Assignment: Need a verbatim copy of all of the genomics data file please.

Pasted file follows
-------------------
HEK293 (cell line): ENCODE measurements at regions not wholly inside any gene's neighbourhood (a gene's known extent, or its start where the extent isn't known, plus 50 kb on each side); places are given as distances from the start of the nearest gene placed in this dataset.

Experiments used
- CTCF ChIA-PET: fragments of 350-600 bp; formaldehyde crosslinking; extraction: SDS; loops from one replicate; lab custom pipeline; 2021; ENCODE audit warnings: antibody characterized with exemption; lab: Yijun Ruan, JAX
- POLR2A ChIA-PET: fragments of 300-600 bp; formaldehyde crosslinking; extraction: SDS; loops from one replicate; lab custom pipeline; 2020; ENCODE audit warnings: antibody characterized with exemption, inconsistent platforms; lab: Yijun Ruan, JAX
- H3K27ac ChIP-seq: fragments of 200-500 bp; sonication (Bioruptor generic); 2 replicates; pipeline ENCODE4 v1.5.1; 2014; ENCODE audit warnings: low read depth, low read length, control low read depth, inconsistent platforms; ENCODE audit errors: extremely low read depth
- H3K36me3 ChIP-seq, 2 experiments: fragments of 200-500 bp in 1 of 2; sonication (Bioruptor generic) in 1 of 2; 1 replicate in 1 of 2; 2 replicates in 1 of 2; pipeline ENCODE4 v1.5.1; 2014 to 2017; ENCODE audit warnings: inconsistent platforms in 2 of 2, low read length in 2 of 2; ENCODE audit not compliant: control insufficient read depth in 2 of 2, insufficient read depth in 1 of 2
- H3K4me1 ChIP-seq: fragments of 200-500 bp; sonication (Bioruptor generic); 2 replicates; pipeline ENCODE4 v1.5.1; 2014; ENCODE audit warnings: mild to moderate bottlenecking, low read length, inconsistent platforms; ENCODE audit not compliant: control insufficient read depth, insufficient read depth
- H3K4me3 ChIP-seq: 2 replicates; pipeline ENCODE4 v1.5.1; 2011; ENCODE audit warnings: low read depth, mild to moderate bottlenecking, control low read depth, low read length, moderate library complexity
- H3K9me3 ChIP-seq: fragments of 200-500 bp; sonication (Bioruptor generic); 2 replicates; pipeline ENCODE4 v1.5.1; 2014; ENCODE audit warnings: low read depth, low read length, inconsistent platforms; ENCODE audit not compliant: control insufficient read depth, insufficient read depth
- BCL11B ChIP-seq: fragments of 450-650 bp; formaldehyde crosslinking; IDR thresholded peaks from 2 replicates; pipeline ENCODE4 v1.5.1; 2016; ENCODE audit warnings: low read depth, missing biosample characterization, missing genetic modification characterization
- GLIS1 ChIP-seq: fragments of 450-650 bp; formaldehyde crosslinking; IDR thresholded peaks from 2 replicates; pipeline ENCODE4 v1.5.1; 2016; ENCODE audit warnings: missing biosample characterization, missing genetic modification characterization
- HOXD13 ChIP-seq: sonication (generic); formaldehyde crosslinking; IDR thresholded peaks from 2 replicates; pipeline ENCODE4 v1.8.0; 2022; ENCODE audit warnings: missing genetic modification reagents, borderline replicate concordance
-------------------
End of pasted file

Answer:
HEK293 (cell line): ENCODE measurements at regions not wholly inside any gene's neighbourhood (a gene's known extent, or its start where the extent isn't known, plus 50 kb on each side); places are given as distances from the start of the nearest gene placed in this dataset.

Experiments used
- CTCF ChIA-PET: fragments of 350-600 bp; formaldehyde crosslinking; extraction: SDS; loops from one replicate; lab custom pipeline; 2021; ENCODE audit warnings: antibody characterized with exemption; lab: Yijun Ruan, JAX
- POLR2A ChIA-PET: fragments of 300-600 bp; formaldehyde crosslinking; extraction: SDS; loops from one replicate; lab custom pipeline; 2020; ENCODE audit warnings: antibody characterized with exemption, inconsistent platforms; lab: Yijun Ruan, JAX
- H3K27ac ChIP-seq: fragments of 200-500 bp; sonication (Bioruptor generic); 2 replicates; pipeline ENCODE4 v1.5.1; 2014; ENCODE audit warnings: low read depth, low read length, control low read depth, inconsistent platforms; ENCODE audit errors: extremely low read depth
- H3K36me3 ChIP-seq, 2 experiments: fragments of 200-500 bp in 1 of 2; sonication (Bioruptor generic) in 1 of 2; 1 replicate in 1 of 2; 2 replicates in 1 of 2; pipeline ENCODE4 v1.5.1; 2014 to 2017; ENCODE audit warnings: inconsistent platforms in 2 of 2, low read length in 2 of 2; ENCODE audit not compliant: control insufficient read depth in 2 of 2, insufficient read depth in 1 of 2
- H3K4me1 ChIP-seq: fragments of 200-500 bp; sonication (Bioruptor generic); 2 replicates; pipeline ENCODE4 v1.5.1; 2014; ENCODE audit warnings: mild to moderate bottlenecking, low read length, inconsistent platforms; ENCODE audit not compliant: control insufficient read depth, insufficient read depth
- H3K4me3 ChIP-seq: 2 replicates; pipeline ENCODE4 v1.5.1; 2011; ENCODE audit warnings: low read depth, mild to moderate bottlenecking, control low read depth, low read length, moderate library complexity
- H3K9me3 ChIP-seq: fragments of 200-500 bp; sonication (Bioruptor generic); 2 replicates; pipeline ENCODE4 v1.5.1; 2014; ENCODE audit warnings: low read depth, low read length, inconsistent platforms; ENCODE audit not compliant: control insufficient read depth, insufficient read depth
- BCL11B ChIP-seq: fragments of 450-650 bp; formaldehyde crosslinking; IDR thresholded peaks from 2 replicates; pipeline ENCODE4 v1.5.1; 2016; ENCODE audit warnings: low read depth, missing biosample characterization, missing genetic modification characterization
- GLIS1 ChIP-seq: fragments of 450-650 bp; formaldehyde crosslinking; IDR thresholded peaks from 2 replicates; pipeline ENCODE4 v1.5.1; 2016; ENCODE audit warnings: missing biosample characterization, missing genetic modification characterization
- HOXD13 ChIP-seq: sonication (generic); formaldehyde crosslinking; IDR thresholded peaks from 2 replicates; pipeline ENCODE4 v1.8.0; 2022; ENCODE audit warnings: missing genetic modification reagents, borderline replicate concordance